Decrease viscosity of blood and improve bloodflow=dec tissue hypoxia

Example: Trental

Nursing Implications: 
observe for inc in walking performance (time/duration)
Observe for bleeding
Monitor coagulation studies (PT/INR)


Vasodilators/Antiplatelet Agents are used for PVD, what are they?

Improves blood flow to extremities y vasodilation and inhibiting platelet aggregation

Example: Pletal

Nursing Implications: 
Observe for HA & GI complaints
Observe for improved exercise tolerance
Teach to avoid grapefruit/juice (Inc blood Levels)


Calcium Channel Blockers are used for PVD, what do they do?

Interferes with Ca++ movement across cell membranes = Vasodilation in coronary nd peripheral arteries

Example: Procardia

Nursing Implication:
Observe for HA, Dizziness, light-headedness, and dec BP
Monitor Liver function test


Non-steroidal anti-inflammatory agents are used for PVD, what do they do?

Disrupt inflammatory process by various means including blocking prostaglandin synthesis.  Often have analgesic, antipyretic and antiplatelet effects

Example: Ibuprofen, Naprosyn

Nursing Implications:
Observe for occult blood loss and ototoxicity
Monitor liver function test
Be aware of possible cross-sensitivity between NSAIDS


What are some cultural considerations when dealing with PVD?

Chronic Pain and disability can have spiritual implications for some clients

Some Native Americans may want any amputated limbs in orer to have them buried with client


Which type of CVA has the following items:

Affects any age group
Sudden Onset
Unrelated to time of day or activity
Presentation=Hemiparesis, loss of speech, and hemisensory loss
Hx of rheumatic fever, dysrhythmia,or surgery

Emoli CVA


What type of CVA has the following characteristics?

Affects middle-aged and elderly most often
Gradual onset and symptom development
During sleep or just after sleep
Presentation=Hemiparesis, loss of speech and hemisensory loss
Hx of atherosclerosis, Diabetes, or hypertension

Thrombosis CVA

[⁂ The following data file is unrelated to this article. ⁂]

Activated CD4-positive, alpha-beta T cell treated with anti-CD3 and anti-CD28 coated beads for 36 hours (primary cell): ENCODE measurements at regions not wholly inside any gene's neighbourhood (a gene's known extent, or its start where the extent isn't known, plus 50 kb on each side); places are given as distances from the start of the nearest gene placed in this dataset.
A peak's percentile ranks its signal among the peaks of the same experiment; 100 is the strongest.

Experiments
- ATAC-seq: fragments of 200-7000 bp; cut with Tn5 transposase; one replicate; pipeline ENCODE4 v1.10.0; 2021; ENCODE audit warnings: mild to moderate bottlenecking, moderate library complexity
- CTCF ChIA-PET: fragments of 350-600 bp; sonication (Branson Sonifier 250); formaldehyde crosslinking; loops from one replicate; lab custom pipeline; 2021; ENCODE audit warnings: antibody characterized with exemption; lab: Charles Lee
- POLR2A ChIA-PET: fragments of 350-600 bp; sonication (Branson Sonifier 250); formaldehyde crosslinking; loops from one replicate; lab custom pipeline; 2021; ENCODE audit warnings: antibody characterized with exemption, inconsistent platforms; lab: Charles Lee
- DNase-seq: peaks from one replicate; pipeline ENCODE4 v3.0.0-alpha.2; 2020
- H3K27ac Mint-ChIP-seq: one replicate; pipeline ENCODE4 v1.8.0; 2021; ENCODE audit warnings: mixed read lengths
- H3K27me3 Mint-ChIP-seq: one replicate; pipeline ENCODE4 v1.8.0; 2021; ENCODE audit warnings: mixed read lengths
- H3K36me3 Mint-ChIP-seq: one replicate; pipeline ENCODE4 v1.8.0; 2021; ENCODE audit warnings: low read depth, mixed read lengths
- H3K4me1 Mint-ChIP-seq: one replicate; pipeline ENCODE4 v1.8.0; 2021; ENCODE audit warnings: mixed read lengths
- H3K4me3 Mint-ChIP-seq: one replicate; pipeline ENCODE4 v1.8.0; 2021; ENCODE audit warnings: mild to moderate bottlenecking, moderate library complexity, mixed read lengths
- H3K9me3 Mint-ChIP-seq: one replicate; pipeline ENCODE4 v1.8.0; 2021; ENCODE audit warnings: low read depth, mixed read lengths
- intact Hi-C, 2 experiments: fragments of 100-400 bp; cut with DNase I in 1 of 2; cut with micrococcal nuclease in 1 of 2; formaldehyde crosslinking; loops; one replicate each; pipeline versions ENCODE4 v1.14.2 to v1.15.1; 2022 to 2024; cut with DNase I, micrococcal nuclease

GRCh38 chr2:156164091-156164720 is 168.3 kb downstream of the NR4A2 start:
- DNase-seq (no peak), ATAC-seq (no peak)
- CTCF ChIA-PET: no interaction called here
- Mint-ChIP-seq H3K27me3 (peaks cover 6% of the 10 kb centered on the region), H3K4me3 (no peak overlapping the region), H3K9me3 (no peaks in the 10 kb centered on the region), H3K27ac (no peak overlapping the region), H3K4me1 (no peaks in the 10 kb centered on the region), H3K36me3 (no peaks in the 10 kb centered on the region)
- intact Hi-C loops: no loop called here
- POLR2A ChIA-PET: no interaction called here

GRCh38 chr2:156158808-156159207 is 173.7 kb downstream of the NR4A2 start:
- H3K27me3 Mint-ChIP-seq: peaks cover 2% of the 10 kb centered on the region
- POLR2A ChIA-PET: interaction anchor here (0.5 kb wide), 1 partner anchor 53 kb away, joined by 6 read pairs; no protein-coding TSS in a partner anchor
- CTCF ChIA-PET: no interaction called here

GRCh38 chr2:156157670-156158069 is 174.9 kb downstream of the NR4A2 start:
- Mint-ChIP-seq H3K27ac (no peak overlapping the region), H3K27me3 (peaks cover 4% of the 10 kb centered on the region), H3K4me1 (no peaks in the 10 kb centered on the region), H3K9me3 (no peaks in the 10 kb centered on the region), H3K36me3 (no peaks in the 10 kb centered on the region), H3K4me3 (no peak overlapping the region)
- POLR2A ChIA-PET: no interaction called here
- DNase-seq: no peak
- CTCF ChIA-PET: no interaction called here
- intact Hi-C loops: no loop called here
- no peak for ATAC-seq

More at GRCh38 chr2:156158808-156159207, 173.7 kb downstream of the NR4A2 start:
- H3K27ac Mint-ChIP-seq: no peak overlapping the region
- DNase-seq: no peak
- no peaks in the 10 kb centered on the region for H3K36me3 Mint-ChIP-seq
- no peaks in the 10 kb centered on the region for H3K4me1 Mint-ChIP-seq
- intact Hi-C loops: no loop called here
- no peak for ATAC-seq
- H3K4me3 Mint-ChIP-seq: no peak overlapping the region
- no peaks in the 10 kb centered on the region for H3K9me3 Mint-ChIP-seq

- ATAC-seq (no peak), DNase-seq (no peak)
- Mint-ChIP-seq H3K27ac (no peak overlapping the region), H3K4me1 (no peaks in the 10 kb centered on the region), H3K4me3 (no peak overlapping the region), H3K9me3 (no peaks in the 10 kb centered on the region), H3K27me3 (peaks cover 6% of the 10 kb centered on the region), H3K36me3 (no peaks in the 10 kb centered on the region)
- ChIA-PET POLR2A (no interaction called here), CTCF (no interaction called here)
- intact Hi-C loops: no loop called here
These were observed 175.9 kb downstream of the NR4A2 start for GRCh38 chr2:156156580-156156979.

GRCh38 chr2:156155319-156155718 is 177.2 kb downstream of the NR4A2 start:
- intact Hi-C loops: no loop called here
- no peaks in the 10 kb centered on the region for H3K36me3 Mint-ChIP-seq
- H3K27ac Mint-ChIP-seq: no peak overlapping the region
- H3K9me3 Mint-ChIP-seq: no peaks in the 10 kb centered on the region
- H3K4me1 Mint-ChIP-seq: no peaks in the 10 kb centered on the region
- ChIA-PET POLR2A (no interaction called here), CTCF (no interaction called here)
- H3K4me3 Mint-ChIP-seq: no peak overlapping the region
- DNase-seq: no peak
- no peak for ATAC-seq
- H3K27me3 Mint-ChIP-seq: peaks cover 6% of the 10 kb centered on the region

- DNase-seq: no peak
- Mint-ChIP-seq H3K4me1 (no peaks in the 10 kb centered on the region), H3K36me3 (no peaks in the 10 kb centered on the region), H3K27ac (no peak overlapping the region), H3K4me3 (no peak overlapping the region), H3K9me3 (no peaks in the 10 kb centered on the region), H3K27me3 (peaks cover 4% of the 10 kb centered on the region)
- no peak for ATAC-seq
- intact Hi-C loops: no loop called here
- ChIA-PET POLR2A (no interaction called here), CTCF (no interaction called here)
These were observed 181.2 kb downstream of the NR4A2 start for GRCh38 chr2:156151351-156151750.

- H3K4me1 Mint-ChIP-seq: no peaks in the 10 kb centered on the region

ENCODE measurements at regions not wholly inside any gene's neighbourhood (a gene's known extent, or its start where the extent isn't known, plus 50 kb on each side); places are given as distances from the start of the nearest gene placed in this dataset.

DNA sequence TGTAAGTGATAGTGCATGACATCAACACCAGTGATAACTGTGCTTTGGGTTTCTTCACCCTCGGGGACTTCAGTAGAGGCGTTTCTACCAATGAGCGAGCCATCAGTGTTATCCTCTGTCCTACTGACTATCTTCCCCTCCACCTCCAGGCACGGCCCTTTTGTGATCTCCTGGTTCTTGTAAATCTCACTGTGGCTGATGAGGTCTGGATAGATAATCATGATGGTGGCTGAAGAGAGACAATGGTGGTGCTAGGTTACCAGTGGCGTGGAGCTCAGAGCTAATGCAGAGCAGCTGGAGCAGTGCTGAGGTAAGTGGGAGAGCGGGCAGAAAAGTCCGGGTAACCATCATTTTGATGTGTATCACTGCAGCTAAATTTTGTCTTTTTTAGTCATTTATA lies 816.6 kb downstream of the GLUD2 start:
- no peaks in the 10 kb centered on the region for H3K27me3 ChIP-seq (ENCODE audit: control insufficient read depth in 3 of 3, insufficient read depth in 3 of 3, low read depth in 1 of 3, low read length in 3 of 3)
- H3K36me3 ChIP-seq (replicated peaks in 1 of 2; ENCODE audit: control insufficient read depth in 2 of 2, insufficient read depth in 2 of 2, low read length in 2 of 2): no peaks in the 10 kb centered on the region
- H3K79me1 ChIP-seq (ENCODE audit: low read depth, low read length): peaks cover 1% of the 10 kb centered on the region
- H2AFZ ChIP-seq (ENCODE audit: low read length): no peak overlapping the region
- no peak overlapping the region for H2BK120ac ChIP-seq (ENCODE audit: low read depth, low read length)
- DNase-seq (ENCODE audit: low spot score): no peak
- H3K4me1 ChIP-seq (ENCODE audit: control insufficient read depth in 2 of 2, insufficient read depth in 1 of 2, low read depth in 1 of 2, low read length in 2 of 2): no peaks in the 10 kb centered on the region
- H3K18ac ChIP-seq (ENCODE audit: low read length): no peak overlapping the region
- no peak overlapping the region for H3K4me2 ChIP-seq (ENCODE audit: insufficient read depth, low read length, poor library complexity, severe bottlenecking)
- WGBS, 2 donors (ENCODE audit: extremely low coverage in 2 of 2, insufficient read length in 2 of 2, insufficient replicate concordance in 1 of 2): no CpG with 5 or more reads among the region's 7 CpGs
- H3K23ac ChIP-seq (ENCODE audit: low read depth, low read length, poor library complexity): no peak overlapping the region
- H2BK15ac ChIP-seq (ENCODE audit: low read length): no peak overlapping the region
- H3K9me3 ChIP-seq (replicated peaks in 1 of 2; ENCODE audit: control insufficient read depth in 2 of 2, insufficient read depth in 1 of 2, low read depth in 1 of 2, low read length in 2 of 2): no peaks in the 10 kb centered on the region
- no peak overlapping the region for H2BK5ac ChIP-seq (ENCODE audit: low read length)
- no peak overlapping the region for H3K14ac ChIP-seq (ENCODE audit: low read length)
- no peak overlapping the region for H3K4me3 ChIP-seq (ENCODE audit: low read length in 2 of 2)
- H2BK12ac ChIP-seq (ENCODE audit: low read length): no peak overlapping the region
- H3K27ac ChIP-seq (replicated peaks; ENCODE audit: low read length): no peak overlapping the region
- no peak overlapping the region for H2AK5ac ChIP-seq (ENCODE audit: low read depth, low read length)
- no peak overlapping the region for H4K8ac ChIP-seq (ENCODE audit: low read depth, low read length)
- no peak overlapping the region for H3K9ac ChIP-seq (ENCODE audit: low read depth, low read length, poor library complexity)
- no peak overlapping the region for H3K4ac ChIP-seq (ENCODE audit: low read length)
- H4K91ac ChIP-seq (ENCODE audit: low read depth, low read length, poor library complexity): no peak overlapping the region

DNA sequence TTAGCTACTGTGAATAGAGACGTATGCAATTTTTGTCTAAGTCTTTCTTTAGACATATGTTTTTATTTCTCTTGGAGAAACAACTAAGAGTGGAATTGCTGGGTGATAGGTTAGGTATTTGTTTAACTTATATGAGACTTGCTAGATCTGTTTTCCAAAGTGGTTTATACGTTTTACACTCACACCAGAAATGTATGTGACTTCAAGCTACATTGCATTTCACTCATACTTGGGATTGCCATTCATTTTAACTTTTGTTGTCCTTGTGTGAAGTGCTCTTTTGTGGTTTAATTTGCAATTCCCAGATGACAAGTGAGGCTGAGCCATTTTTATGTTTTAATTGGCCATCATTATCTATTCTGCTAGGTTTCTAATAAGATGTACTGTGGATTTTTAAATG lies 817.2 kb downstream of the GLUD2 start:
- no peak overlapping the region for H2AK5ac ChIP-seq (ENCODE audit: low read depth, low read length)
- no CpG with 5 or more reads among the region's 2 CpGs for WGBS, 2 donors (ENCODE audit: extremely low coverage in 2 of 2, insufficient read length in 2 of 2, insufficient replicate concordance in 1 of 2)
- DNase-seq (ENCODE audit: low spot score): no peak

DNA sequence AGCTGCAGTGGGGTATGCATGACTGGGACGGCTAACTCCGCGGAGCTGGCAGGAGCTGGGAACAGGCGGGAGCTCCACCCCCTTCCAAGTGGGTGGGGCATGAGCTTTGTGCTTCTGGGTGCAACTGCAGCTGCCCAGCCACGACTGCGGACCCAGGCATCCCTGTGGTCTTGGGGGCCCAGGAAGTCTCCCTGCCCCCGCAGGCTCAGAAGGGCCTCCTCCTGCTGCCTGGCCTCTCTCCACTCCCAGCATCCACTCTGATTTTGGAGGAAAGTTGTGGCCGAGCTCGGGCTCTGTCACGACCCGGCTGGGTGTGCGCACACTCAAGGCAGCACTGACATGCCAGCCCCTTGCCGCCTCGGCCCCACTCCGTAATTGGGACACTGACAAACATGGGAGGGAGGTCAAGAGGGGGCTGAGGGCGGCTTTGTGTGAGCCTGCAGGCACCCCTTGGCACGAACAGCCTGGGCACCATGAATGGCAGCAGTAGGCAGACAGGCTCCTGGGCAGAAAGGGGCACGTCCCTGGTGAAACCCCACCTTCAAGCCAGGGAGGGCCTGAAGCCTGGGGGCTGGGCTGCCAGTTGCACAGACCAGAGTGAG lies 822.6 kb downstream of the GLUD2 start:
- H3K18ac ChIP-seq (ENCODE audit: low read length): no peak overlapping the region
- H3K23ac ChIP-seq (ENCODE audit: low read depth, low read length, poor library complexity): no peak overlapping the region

Which type of CVA has the following characteristics?

Affects any age grouP
Rapid onset and symptom development
During active, waking hours
Presentation=Severe occipital or nuchal HA, vertigo or syncope, paresthesias, paralysis, epistaxis, retinal hemorrhage, and rapid LOC
Hx of uncontrolled hypertension, cocaine use or aneurysm



In PVD the pulse will be _____ or ______ if arterial and _____ on the venous side

In PVD the pulse will be ABSENT or WEAK if arterial and PRESENT on the venous side


Temp with PVD on the arterial side would be _____ and on the venous side ______

Temp with PVD on the arterial side would be COOL and on the venous side WARM


Edema with PVD would be ________ on the arterial side but PRESENT on the venous side but would improve with _______

Edema with PVD would be ABSENT on the arterial side but PRESENT on the venous side but would improve with ELEVATION


What would you see in the legs/feet on the arterial side of PVD?

Dependent rubor (redness) that changes to pallor with elevation

Thick toenails

Thin shiny skin


Atrophied muscle


What would you see in the legs/feet on the venous side of PVD?

Brown ankles

Normal Toenails

Dependent Cyanosis


What would you see in ulcers on the arterial side of PVD?

Pale base

Sharp edges

Very painful


What would you see in ulcers on the venous side of PVD?

red Base

Irregular border edges



Pain on the arterial side would be what in PVD?

intermitten claudication
(Calf pain during ambulation)


Pain on the venous side of PVD would be?